Rufus Akinyemi, University of Ibadan, Nigeria
Donna K. Arnett, University of KentuckyFollow
Hemant K. Tiwari, The University of Alabama at Birmingham
Bruce Ovbiagele, Medical University of South Carolina
Fred Sarfo, Kwame Nkrumah University of Science and Technology, Ghana
Vinodh Srinivasasainagendra, The University of Alabama at Birmingham
Marguerite Ryan Irvin, The University of Alabama at Birmingham
Abiodun Adeoye, University of Ibadan, Nigeria
Rodney T. Perry, The University of Alabama at Birmingham
Albert Akpalu, University of Ghana, Ghana
Carolyn Jenkins, Medical University of South Carolina
Lukman Owolabi, Aminu Kano Teaching Hospital, Nigeria
Reginald Obiako, Ahmadu Bello University, Nigeria
Kolawole Wahab, University of Ilorin, Nigeria
Emmanuel Sanya, University of Ilorin, Nigeria
Morenikeji Komolafe, Obafemi Awolowo University, Nigeria
Michael Fawale, Obafemi Awolowo University, Nigeria
Philip Adebayo, Ladoke Akintola University of Technology Nigeria
Godwin Osaigbovo, University of Jos, Nigeria
Taofiki Sunmonu, Federal Medical Centre, Nigeria
Paul Olowoyo, Federal University Teaching Hospital Ido-Ekiti, Nigeria
Innocent Chukwuonye, Federal Medical Centre, Nigeria
Yahaya Obiabo, Delta State University, Nigeria
Onoja Akpa, University of Ibadan, Nigeria
Sylvia Melikam, University of Ibadan, Nigeria
Raelle Saulson, Medical University of South Carolina
Raj Kalaria, Newcastle University, UK
Adesola Ogunniyi, University of Ibadan, Nigeria
Mayowa Owolabi, University of Ibadan, Nigeria


Background—Inherited genetic variations offer a possible explanation for the observed peculiarities of stroke in sub – Saharan African populations. Interleukin–6 polymorphisms have been previously associated with ischemic stroke in some non-African populations.

Aim—Herein we investigated, for the first time, the association of genetic polymorphisms of IL-6 and CDKN2A- CDKN2B and other genes with ischemic stroke among indigenous West African participants in the Stroke Investigative Research and Education Network (SIREN) Study.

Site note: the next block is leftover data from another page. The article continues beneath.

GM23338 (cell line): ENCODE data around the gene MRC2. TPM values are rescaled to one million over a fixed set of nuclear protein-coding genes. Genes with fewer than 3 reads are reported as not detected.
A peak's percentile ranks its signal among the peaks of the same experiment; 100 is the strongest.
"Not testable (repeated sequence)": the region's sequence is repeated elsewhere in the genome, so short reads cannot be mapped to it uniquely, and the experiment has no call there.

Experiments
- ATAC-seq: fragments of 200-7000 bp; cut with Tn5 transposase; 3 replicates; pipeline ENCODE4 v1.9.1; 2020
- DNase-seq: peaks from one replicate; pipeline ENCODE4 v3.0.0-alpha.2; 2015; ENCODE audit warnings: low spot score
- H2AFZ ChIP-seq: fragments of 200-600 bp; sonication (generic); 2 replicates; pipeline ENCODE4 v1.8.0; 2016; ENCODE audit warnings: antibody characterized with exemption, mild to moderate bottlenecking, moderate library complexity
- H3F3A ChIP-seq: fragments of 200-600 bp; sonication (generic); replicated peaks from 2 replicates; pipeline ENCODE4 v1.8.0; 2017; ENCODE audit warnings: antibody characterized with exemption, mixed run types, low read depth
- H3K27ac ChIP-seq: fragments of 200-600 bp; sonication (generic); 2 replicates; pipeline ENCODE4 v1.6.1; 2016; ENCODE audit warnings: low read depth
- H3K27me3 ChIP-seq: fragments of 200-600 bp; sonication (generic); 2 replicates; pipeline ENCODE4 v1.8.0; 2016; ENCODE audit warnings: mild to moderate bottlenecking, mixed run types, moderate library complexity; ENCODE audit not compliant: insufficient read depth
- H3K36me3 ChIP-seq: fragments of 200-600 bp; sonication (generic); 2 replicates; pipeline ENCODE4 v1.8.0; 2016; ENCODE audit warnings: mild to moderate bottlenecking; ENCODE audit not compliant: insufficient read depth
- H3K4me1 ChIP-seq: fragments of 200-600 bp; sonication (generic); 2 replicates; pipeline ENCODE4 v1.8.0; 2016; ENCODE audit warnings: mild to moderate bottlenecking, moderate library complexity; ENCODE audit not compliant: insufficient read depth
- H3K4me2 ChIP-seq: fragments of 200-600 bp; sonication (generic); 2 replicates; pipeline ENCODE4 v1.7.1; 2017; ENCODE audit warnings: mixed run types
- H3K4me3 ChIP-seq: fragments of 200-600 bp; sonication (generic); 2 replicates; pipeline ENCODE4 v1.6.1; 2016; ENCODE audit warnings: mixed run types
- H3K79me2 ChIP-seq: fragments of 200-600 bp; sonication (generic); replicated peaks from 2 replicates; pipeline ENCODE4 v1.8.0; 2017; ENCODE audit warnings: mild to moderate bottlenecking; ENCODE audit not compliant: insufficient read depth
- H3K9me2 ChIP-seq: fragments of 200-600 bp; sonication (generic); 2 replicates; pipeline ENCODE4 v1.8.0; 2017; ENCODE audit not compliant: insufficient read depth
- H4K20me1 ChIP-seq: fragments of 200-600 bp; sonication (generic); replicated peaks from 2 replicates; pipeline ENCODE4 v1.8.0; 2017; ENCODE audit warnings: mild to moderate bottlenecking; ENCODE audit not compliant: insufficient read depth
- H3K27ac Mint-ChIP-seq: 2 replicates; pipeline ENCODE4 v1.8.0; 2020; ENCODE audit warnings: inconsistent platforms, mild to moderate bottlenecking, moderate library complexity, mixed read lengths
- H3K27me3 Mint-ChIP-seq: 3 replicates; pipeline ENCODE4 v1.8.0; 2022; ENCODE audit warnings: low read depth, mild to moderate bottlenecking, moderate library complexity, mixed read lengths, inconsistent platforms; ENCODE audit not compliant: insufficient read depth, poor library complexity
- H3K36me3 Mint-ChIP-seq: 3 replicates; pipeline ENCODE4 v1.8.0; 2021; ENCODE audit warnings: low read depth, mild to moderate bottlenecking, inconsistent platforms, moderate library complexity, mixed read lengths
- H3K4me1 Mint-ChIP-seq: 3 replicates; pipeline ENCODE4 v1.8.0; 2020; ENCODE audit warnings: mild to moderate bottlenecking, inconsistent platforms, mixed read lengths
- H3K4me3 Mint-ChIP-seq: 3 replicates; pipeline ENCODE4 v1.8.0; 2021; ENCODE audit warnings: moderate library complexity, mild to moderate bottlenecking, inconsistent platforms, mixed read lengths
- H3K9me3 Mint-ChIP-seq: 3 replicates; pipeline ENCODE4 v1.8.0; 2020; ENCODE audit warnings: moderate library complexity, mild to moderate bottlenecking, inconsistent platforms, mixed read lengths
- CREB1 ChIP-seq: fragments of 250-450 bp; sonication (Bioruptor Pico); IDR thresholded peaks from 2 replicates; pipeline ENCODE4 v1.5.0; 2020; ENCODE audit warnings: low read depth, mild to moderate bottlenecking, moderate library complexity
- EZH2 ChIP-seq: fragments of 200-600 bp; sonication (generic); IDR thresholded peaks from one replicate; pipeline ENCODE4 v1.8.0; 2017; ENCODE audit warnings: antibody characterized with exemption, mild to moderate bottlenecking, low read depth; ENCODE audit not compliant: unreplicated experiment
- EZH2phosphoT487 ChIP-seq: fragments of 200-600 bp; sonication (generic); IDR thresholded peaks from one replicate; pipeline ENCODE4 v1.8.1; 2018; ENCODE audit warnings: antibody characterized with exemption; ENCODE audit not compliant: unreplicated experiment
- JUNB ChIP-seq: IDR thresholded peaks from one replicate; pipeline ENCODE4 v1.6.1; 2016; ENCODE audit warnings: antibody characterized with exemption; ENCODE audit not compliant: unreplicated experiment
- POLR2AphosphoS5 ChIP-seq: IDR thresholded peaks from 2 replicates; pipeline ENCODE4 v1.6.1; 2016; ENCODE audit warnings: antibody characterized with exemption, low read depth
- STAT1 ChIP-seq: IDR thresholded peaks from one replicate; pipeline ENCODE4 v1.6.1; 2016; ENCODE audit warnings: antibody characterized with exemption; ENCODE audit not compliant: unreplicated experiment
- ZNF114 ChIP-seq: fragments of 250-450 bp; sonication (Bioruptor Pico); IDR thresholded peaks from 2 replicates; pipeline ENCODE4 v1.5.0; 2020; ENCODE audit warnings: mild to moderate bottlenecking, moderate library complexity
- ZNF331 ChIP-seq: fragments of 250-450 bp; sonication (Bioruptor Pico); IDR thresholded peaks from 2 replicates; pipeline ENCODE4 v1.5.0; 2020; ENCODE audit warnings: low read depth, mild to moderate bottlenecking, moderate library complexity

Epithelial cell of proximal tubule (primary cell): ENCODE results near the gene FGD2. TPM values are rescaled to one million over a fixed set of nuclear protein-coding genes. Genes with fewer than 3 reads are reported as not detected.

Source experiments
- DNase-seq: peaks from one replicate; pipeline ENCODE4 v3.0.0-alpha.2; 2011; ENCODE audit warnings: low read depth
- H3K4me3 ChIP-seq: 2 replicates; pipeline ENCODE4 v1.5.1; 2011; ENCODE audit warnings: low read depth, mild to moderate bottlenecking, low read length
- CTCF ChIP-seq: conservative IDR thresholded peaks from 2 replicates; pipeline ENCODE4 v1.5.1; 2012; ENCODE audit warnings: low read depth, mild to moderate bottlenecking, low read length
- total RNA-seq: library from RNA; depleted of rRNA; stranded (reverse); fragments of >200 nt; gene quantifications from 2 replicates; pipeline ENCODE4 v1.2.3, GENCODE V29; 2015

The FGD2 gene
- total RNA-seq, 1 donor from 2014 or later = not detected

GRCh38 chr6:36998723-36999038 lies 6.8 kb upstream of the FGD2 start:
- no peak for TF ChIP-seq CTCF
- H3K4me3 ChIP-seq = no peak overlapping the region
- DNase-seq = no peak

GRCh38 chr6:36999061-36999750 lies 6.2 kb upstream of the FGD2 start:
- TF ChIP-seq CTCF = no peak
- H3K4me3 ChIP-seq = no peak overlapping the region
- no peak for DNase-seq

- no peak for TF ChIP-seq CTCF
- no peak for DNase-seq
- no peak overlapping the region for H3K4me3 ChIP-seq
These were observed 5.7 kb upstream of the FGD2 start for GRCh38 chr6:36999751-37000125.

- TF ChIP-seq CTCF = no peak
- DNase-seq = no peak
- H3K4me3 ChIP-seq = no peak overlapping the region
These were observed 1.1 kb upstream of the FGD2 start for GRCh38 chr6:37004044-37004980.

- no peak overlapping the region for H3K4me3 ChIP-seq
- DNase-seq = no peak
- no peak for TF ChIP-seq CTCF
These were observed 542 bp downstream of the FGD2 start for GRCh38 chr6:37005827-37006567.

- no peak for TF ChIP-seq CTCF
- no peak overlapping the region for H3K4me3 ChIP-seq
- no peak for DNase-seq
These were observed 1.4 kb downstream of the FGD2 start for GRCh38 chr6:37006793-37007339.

Methods—Twenty-three previously identified single nucleotide polymorphisms (SNPs) in 14 genes of relevance to the neurobiology of ischemic stroke were investigated. Logistic regression models adjusting for known cardiovascular disease risk factors were constructed to assess the associations of the 24 SNPs in rigorously phenotyped cases (N=429) of ischemic stroke (Men = 198; Women = 231) and stroke– free (N=483) controls (Men = 236; Women = 247).

Results—Interleukin-6 (IL6) rs1800796 (C minor allele; frequency: West Africans = 8.6%) was significantly associated with ischemic stroke in men (OR = 2.006, 95% CI = [1.065, 3.777], p = 0.031) with hypertension in the model but not in women. In addition, rs2383207 in CDKN2A/CDKN2B (minor allele A with frequency: West Africans = 1.7%) was also associated with ischemic stroke in men (OR = 2.550, 95% CI = [1.027, 6.331], p = 0.044) with primary covariates in the model, but not in women. Polymorphisms in other genes did not show significant association with ischemic stroke.

Conclusion—Polymorphisms rs1800796 in IL6 gene and rs2383207 in CDKN2A/CDKN2B gene have significant associations with ischemic stroke in indigenous West African men. CDKN2A/CDKN2B SNP rs2383207 is independently associated with ischemic stroke in indigenous West African men. Further research should focus on the contributions of inflammatory genes and other genetic polymorphisms, as well as the influence of sex on the neurobiology of stroke in people of African ancestry.

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Notes/Citation Information

Published in Journal of the Neurological Sciences, v. 379, p. 229-235.

© 2017 Elsevier B.V. All rights reserved.

This manuscript version is made available under the CC‐BY‐NC‐ND 4.0 license

The document available for download is the author's post-peer-review final draft of the article.

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Funding Information

The SIREN project is supported by U54HG007479 from the National Institutes of Health (NIH) as part of the H3Africa Consortium.

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